Risk: Liquidity

When an invester buys an investment there is always an element of risk. When you undertake this purchase, you want to get a more than you invested but you also want to get your money back. You probably understand that you may get less back but generally you dont want to lose all of your money!

Liquidity, or the ease of buying and selling an investment, has been at the centre of one of the big stories of recent months. The Woodford Fund run by Neil Woodford. Liquidity, or rather the lack-of, has contributed to the downfall the former star fund manager.

Capturing the illiquidity premium

Perhaps the greatest challenge for investors in recent years has been the quest for yield against the backdrop of central banks’ supportive action. Massive bond-buying programmes, also known as QE, have pulled bond prices higher, pushing bond yields lower. This has tempted fund managers who promise investors a certain level of yield to boost income by ‘capturing the illiquidity premium’. In simple terms, this means investing in assets which offer a higher yield because they trade in less liquid corners of the market. After all, a higher yield compensates for the risk of owning any particular asset. And that risk can be the lack of liquidity. Problems arise when fund managers are unable to meet client redemptions because they have too much invested in illiquid asset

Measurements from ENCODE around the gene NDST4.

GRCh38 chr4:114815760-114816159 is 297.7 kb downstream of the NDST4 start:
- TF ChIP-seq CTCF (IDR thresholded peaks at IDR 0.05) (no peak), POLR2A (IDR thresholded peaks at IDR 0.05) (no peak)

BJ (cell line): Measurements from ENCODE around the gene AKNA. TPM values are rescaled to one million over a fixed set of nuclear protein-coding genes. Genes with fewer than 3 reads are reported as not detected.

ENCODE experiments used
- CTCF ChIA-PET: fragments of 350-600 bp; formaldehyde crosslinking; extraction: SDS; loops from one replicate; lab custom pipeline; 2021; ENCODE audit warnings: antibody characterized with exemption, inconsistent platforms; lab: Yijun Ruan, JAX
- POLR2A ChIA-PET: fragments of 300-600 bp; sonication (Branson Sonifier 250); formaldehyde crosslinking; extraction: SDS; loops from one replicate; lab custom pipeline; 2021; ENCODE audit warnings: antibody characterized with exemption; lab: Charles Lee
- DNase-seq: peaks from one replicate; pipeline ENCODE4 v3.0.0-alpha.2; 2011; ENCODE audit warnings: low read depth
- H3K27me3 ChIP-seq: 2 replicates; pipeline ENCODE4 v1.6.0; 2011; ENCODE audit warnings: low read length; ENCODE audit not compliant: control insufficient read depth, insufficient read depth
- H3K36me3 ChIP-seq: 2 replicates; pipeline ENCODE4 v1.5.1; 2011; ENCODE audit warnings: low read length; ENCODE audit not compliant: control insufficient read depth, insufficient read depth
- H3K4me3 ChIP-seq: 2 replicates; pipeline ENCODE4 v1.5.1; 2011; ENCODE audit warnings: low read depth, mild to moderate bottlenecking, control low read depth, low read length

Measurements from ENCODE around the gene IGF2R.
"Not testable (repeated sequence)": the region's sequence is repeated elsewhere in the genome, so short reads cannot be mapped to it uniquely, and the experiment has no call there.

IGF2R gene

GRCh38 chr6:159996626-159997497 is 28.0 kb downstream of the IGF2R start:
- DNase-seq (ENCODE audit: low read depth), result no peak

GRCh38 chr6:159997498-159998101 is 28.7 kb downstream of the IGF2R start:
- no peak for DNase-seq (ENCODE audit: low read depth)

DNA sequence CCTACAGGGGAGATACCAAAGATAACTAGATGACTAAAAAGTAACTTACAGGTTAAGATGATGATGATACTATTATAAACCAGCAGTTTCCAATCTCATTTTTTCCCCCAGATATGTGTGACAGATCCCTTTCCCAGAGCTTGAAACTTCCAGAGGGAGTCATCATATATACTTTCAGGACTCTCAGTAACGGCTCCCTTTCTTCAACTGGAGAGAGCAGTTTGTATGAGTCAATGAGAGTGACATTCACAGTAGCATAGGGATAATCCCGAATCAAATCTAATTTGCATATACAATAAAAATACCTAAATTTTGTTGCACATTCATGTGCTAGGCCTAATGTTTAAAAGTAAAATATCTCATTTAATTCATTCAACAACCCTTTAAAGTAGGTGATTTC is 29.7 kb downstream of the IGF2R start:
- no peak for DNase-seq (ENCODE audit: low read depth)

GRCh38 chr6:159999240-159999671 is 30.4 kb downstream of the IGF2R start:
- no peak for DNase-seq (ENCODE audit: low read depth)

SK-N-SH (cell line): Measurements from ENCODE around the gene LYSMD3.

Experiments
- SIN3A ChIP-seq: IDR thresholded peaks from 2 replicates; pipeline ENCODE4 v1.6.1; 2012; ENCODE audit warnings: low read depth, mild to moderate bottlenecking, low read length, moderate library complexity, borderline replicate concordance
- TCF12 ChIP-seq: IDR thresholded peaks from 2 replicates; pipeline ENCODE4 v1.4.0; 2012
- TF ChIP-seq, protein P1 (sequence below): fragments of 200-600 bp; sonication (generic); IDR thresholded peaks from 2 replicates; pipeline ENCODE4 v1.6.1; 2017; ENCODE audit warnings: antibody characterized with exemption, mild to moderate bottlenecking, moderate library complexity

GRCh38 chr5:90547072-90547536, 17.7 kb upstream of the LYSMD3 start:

Fall from grace

Recent high profile examples are instructive, not least because their punishment was so dramatic. Consider a fund invested in large-cap stocks, a fairly trouble-free part of the market. However, the fund is also permitted a ‘trash bucket’, investing in unquoted stocks, up to the 10% maximum allowed under the UCITS structure. After a period of underperformance, the fund is hit by redemptions.

Holdings at the more liquid end of the portfolio are sold to meet the redemptions, meaning these illiquid stocks grow bigger and bigger as a percentage of the fund. Finally, the 10% limit is breached and the fund is closed to further redemptions, trapping investors for a period of time.